By The Numbers

Deliver thy neighbor’s Amazon order

Tony Wagner Jun 18, 2015
3.5 million

That’s how many packages Amazon ships every day, and shipping costs grew by almost a third last year. It makes sense that the company is looking at new ways to ship, and sources tell the Wall Street Journal that Amazon is planning its own sort of TaskRabbit or Postmates service, asking customers to deliver packages from retail stores to each other.

$80 billion

That’s what power outages cost the U.S. in lost work. Like a lot of American infrastructure, the electrical grid is a marvel, but it’s showing its age. It’s susceptible to outages from severe weather, and those outages last longer than they do in other countries.


That’s how low Etsy’s share price has hit since its IPO in April, falling by more than half. With the company now a decade old and in precarious new territory, we sat down with CEO Chad Dickerson to check in.

5.5 years

That’s how many year’s worth of wages it would take U.S. service workers to afford a home, on average— more than double the recommended 2.6 years. That’s according to a new analysis from the Martin Prosperity Institute as reported by CityLab. In parts of Silicon Valley, it would take them up to 20 years to afford a home. In all, the report only found two metropolitan areas were homes were within reach of service workers: Anderson, Indiana, and Saginaw, Michigan.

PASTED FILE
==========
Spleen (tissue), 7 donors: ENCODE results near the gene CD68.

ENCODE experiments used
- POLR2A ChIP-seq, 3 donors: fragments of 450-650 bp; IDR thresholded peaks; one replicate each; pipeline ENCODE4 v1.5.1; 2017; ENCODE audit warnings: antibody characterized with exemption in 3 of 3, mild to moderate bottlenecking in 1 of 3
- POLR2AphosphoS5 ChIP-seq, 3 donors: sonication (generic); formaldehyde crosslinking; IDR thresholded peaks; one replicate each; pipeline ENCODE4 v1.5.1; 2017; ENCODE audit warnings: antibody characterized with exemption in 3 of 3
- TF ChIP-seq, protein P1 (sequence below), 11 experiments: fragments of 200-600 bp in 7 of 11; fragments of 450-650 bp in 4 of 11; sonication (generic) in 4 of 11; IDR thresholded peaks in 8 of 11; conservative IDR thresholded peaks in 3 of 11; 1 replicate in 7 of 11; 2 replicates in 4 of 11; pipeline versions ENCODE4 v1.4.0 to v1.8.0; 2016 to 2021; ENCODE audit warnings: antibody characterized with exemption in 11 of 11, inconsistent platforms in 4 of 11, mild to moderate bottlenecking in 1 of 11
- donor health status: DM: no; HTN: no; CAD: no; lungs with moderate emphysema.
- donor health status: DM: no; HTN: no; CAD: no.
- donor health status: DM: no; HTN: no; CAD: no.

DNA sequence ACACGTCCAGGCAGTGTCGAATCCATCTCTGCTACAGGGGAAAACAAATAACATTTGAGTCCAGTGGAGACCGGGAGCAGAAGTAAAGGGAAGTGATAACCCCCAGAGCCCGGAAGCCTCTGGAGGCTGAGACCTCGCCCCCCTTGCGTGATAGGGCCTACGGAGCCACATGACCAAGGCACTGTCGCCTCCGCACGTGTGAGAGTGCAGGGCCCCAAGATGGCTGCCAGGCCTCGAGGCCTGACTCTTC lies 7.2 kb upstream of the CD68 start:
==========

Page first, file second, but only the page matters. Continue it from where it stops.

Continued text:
The year Alexander Hamilton become the country’s first Treasury secretary at 34, creating America’s first central bank, tax system and so on from scratch. That comes from Hamilton biographer Ron Chernow, who’s Politico op-ed says making Hamilton share the $10 bill with a woman instead of replacing Andrew Jackson on the $20 would be “correct[ing] one historic injustice by committing another.”

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